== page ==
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‘Executioner’ Gang Dominates L.A. County Compton Sheriff’s Station, Others

In a shocking turn of events, an LA County sheriff’s deputy named Austreberto Gonzalez has come forward with allegations of assault and harassment within the Compton station. Deputy Gonzalez, who reported the assault of a colleague, received an anonymous text message days later, defacing a photo of the station’s parking lot entrance with the words “Art is a Rat.”

According to Gonzalez’s claim against LA County, the notorious “Executioners” gang, known for their Nazi-inspired tattoos and AK-47 imagery, is responsible for the harassment. The claim alleges that this gang, which controls the Compton station, engages in illegal activities such as setting arrest quotas and impeding the work of other deputies. Shockingly, similar instances of delayed responses and ignored calls have been found in Florida as well.

Gonzalez’s claim states that there are currently 20 deputies affiliated with the Compton station clique, with an additional 20 individuals aspiring to join. The clique primarily operates during nighttime hours and uses WhatsApp for communication. Disturbingly, the claim also alleges that black or female deputies are explicitly prohibited from joining.

As a result of the retaliation, Gonzalez was forced to step down from his position as a field training officer. He faced overwhelming calls from a deputy in the dispatch department, who also possesses one of the gang tattoos. Other deputies refused to partner with him, creating a hostile work environment.

The claim further reveals that members of The Executioners become “inked” after committing acts of violence or executing members of the public. This gang has been linked to high-profile shootings and out-of-policy beatings in recent years.

The Compton station has faced increased scrutiny following a series of violent incidents, including the assault of Dalvin Price and the fatal shooting of Andres Guardado. Tattooed police gangs like the Grim Reapers, Spartans, Banditos, and Regulators have long been a cause for concern within the Sheriff’s Department.

Executioner gang logo LA County Compton Sheriff's Station (Photo courtesy of Attorney Alan J. Romero and The Los Angeles Times)

Recent developments have prompted an FBI investigation and internal probes. Advocates for civil liberties accuse the Sheriff’s Department of ignoring the issue. Alan Romero, the attorney representing Gonzalez, plans to file a lawsuit.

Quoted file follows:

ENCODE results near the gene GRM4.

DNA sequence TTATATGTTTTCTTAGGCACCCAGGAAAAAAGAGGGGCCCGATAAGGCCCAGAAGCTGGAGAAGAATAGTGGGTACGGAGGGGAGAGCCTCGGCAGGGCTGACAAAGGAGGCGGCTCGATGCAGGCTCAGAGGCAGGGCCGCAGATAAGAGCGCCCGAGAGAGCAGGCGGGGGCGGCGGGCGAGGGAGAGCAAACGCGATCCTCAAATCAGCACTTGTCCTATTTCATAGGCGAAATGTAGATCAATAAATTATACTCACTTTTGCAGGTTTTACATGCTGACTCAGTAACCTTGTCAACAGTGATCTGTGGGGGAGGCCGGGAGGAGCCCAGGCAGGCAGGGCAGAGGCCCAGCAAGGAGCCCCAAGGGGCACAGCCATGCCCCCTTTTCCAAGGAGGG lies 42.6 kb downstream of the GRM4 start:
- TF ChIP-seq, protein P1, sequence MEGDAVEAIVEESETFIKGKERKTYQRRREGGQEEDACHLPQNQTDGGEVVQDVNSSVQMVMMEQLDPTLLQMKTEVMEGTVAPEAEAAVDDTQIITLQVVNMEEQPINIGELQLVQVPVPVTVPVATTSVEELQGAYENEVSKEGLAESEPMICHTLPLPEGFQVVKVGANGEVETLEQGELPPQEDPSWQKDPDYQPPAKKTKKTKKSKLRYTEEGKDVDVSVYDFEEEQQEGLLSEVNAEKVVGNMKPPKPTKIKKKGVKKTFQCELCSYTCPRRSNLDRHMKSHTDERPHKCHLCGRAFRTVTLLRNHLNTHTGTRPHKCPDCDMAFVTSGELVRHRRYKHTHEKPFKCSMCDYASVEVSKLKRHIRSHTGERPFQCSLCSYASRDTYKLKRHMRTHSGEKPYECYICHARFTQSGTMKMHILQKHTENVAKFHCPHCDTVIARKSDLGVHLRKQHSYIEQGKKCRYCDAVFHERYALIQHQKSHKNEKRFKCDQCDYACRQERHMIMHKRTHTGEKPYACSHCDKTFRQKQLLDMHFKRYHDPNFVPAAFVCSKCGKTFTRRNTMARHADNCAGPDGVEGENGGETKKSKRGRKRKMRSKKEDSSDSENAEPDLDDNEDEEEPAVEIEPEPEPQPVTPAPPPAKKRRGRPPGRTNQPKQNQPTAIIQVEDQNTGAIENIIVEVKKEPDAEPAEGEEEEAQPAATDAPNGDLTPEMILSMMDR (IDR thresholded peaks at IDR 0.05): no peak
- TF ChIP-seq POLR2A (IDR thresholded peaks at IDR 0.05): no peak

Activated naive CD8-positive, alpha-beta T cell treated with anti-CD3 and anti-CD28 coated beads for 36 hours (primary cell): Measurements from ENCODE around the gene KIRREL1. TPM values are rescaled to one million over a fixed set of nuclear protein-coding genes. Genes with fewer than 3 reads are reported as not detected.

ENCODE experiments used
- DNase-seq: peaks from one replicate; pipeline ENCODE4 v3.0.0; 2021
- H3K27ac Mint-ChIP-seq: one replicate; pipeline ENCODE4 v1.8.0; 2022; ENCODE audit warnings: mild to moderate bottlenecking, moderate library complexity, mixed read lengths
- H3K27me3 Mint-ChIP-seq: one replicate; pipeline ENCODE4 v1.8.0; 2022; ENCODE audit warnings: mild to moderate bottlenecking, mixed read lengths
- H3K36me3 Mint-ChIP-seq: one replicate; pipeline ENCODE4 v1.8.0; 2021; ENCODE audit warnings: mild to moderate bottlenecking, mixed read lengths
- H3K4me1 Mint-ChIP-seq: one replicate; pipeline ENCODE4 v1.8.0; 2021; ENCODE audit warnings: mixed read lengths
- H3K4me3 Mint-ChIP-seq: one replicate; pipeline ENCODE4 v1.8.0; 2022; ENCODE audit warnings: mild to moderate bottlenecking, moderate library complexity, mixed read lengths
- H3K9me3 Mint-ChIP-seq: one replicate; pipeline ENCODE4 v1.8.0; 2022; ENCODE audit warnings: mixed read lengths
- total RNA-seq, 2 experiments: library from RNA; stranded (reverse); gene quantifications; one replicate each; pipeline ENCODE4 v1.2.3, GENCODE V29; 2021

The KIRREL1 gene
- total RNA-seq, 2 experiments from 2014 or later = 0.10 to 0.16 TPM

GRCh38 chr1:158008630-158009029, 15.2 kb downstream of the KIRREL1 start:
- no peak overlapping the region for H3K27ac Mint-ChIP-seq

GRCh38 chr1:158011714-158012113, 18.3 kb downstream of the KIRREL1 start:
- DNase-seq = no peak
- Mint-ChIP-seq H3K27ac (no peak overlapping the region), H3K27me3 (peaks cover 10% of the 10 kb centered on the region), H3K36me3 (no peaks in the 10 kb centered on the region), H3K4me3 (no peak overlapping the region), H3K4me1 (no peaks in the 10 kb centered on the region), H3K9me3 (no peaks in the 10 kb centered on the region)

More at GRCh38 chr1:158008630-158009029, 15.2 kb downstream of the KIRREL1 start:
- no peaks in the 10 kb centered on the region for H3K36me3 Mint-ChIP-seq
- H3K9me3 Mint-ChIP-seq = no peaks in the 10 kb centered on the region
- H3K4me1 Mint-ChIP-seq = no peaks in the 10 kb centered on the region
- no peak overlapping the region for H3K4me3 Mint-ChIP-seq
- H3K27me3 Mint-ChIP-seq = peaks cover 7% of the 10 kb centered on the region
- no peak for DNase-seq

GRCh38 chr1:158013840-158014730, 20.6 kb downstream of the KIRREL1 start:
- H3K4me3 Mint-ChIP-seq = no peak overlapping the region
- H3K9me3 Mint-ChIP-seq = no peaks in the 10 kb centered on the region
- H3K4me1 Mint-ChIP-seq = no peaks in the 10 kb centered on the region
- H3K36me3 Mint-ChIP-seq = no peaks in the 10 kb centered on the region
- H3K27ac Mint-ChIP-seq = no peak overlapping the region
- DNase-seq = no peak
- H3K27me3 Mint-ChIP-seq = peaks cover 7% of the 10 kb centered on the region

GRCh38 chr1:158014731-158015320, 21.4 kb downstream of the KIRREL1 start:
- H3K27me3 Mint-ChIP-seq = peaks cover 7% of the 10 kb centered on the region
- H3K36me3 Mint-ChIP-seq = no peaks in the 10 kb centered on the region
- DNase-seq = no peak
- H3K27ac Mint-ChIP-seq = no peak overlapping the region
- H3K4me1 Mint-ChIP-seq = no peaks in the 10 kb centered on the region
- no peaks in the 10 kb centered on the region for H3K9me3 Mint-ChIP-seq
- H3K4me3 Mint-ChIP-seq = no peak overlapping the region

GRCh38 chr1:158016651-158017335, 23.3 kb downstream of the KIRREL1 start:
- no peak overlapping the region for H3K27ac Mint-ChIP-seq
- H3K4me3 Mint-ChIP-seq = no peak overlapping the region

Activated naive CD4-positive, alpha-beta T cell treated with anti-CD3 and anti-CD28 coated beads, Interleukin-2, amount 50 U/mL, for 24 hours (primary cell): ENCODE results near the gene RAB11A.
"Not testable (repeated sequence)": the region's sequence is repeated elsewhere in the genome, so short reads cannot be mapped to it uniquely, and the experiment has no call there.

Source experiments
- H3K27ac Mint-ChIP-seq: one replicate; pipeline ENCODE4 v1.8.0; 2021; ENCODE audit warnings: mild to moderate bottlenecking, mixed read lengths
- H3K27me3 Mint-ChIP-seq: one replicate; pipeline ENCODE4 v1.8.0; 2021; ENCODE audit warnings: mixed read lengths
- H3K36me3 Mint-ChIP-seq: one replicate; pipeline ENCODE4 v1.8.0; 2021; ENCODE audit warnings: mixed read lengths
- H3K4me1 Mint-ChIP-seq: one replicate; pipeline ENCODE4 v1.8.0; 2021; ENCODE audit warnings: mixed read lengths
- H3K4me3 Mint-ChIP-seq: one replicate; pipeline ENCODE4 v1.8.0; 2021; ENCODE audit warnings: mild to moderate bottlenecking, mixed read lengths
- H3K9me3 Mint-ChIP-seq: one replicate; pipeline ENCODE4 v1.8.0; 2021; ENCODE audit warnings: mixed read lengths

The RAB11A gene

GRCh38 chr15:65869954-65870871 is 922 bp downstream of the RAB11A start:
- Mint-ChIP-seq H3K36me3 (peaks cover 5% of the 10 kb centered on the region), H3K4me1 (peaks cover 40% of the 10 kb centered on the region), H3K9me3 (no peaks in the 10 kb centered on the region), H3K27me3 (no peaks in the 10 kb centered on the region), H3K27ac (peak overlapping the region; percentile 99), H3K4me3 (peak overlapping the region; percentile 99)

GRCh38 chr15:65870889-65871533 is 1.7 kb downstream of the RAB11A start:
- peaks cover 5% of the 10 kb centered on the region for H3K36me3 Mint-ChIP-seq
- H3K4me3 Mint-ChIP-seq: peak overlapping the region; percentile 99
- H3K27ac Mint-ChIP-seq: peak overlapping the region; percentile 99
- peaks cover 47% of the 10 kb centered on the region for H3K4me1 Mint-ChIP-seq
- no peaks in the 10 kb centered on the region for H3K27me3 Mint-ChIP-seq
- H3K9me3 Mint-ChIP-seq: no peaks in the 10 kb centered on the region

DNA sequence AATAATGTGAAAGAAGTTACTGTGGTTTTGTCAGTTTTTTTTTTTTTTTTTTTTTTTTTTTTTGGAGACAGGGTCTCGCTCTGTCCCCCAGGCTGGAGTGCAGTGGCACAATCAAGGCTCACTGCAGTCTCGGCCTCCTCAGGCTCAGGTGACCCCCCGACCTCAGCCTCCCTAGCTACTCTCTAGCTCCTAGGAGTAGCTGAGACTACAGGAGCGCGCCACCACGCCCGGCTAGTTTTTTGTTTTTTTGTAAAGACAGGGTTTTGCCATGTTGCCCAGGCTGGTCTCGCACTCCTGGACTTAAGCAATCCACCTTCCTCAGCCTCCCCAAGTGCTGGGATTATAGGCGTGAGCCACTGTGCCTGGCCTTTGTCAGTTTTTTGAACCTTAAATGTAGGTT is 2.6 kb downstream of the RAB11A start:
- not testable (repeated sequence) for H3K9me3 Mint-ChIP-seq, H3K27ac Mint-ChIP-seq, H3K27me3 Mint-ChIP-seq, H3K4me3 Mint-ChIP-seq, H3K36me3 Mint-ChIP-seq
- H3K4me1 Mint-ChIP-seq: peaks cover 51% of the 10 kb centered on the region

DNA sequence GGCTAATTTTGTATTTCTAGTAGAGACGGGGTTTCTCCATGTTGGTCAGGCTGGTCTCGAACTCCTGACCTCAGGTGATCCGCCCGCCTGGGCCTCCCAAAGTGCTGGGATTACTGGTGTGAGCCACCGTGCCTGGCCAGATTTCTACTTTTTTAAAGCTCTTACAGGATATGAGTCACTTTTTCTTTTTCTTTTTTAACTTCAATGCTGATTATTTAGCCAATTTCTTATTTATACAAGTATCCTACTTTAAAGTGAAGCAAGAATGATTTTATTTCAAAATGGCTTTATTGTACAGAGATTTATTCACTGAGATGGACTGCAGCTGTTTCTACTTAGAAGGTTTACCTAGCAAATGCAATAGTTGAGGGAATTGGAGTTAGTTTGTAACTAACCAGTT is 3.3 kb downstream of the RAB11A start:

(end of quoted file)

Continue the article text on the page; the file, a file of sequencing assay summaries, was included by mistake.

Sheriff Alex Villanueva denies the existence of police gangs but acknowledges the need for swift action. He has ordered an investigation and implemented a new policy explicitly prohibiting illicit deputy cliques.

Inspector General Max Huntsman has criticized the Sheriff’s office for obstructing the investigation. Huntsman revealed that over 20 deputies refused to provide statements during a criminal investigation into the Banditos gang’s alleged cover-up of a 2018 beating.

The FBI has been interviewing deputies regarding the involvement of law enforcement gangs in acts of violence and civil rights violations. Rand Corp. is also conducting its own study on these criminal police groups.

Deputy Samuel Aldama has admitted under oath to possessing a matching tattoo. Attorney Romero released a photo allegedly depicting the same tattoo image on items owned by a member of the Executioner gang at the Compton station.

In a separate case, LAPD officers have been charged with falsifying gang records, potentially affecting numerous criminal cases.

For the full story, read The Los Angeles Times article here.

The Los Angeles Times

Kyle James Lee

Majority Owner of The AEGIS Alliance. I studied in college for Media Arts, Game Development. Talents include Writer/Article Writer, Graphic Design, Photoshop, Web Design and Development, Video Production, Social Media, and eCommerce.

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